1. That peace can abide in our hearts and change our lives, but we also take risks when we commit to the way of peace.
  22. Jesus, the Prince of Peace, invites us to follow him. And his path leads into some dangerous places. He knows this. He goes this way anyway. And he asks us to follow anyway.          
  23. So, we ask ourselves, what are the things that make for peace?
    1. I think peace comes from the inside out.
    1. We don’t know about peace when we think that peace is beyond us, that we aren’t a part of making peace.
  24. When my brother and I would get into arguments growing up, (which we never do anymore, of course) my mom would say, “How can we expect there to be peace in the world if we can’t have peace in our home?” This would induce some eye-rolling in us – at least we agreed on that – but I’ve always remembered it.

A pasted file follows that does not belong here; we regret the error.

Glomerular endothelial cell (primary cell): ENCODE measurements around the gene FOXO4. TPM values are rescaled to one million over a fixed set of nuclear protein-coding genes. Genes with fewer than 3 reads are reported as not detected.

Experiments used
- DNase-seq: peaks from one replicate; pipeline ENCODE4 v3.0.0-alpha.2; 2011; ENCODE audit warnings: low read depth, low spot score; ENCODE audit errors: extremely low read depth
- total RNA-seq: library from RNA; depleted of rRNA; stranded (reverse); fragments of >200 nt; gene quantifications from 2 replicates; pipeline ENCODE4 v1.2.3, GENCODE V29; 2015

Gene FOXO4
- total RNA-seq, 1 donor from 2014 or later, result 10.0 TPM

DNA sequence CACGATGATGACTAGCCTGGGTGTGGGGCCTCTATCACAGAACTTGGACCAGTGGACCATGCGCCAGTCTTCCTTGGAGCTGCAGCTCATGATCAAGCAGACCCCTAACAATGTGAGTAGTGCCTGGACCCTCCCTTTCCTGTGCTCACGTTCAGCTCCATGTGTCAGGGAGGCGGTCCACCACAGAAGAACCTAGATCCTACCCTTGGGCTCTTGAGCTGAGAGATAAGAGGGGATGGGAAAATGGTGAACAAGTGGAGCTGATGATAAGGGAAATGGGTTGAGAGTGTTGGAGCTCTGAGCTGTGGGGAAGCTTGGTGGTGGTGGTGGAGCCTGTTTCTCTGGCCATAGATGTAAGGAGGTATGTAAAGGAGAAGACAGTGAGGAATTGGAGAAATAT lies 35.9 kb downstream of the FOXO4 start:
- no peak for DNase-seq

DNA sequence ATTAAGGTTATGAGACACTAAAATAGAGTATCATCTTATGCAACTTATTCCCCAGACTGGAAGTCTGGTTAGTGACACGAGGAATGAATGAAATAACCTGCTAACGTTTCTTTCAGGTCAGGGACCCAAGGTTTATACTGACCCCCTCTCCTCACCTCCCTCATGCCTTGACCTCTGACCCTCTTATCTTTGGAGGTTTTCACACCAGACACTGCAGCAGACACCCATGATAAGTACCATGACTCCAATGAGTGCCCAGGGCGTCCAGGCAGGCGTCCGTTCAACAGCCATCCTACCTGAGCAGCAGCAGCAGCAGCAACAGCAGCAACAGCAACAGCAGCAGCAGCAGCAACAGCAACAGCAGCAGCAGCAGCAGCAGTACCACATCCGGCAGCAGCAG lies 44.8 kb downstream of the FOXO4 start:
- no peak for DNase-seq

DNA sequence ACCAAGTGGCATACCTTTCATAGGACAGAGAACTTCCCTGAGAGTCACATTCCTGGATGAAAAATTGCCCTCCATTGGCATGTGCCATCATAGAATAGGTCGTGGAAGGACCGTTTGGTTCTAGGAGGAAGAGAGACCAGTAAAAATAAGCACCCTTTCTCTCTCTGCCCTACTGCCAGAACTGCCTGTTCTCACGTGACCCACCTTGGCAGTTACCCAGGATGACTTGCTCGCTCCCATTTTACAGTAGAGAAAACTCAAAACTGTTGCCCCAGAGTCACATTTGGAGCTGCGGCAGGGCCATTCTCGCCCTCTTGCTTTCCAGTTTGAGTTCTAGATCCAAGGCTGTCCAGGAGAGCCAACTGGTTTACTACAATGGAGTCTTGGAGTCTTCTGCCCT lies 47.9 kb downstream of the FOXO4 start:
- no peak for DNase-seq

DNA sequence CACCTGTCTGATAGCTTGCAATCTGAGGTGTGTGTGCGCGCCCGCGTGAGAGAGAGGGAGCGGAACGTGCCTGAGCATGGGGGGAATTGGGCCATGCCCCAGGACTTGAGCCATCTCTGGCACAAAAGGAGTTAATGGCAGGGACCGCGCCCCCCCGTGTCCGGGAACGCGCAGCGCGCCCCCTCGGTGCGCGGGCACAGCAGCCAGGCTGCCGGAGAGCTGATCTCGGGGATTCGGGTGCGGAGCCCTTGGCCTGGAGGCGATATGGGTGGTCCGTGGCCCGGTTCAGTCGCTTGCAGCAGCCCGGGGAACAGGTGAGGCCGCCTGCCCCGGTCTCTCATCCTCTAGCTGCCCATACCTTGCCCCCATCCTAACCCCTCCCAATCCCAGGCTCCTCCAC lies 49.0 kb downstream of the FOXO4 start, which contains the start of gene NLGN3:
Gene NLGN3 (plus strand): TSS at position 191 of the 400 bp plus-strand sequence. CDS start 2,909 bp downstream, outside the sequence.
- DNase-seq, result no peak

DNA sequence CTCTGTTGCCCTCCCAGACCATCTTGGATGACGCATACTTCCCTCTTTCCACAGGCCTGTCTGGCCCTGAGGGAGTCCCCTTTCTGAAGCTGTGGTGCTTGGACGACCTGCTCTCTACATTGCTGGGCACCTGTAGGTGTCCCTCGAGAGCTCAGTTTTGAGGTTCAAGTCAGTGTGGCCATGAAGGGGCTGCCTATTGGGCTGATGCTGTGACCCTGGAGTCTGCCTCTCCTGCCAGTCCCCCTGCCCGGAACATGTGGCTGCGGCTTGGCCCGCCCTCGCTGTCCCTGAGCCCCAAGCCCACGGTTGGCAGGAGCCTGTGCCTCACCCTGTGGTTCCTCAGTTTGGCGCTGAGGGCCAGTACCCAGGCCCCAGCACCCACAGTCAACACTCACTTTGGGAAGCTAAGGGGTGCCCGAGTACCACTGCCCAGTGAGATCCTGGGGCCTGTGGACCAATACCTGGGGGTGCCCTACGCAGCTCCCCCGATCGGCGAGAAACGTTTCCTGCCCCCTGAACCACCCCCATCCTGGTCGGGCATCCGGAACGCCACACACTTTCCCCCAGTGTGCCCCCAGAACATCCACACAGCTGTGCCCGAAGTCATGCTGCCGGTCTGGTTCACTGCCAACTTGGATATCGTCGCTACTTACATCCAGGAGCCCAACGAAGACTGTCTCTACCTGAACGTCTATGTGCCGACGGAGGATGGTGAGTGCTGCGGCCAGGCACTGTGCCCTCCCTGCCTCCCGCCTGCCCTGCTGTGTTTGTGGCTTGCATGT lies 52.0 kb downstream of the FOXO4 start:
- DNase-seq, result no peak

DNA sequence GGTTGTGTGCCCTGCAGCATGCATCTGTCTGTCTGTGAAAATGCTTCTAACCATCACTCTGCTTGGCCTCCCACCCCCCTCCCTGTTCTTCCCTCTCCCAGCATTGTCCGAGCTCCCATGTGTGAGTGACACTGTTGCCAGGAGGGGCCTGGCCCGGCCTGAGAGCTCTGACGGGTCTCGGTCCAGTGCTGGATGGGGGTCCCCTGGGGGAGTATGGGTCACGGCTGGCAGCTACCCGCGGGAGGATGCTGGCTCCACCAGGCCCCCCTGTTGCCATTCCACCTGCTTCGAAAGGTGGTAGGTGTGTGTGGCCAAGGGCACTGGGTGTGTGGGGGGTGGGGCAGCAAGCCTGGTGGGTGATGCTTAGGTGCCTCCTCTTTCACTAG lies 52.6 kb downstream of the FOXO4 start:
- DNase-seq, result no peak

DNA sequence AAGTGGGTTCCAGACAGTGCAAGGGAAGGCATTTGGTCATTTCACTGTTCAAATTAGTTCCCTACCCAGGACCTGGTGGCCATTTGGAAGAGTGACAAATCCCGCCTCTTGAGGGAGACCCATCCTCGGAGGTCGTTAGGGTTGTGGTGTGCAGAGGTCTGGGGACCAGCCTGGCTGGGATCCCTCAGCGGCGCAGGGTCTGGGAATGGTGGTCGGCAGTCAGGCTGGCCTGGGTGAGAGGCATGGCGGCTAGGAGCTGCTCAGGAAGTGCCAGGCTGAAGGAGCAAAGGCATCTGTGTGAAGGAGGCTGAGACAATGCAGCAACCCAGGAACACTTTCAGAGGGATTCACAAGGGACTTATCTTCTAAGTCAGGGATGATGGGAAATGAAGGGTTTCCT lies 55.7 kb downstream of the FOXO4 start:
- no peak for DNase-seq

1. How can we have peace in our home if we don’t have peace within? Peace within comes from our relationship with God, from God dwelling in our hearts.
    1. That’s the work of Advent – preparing room in our hearts for the Prince of Peace.
  25. We don’t know about peace when we think that peace won’t cost us.
    1. Brueggemann says that “Peace requires the capacity to forgive.
    1. Peace requires a readiness to share generously.
    1. Peace requires the violation of strict class stratification in society.
    1. Peace requires attentiveness to the vulnerable and the unproductive.
    1. Peace requires humility in the face of exaltation, being last among those who insist on being first and denying self in the interest of the neighbor.”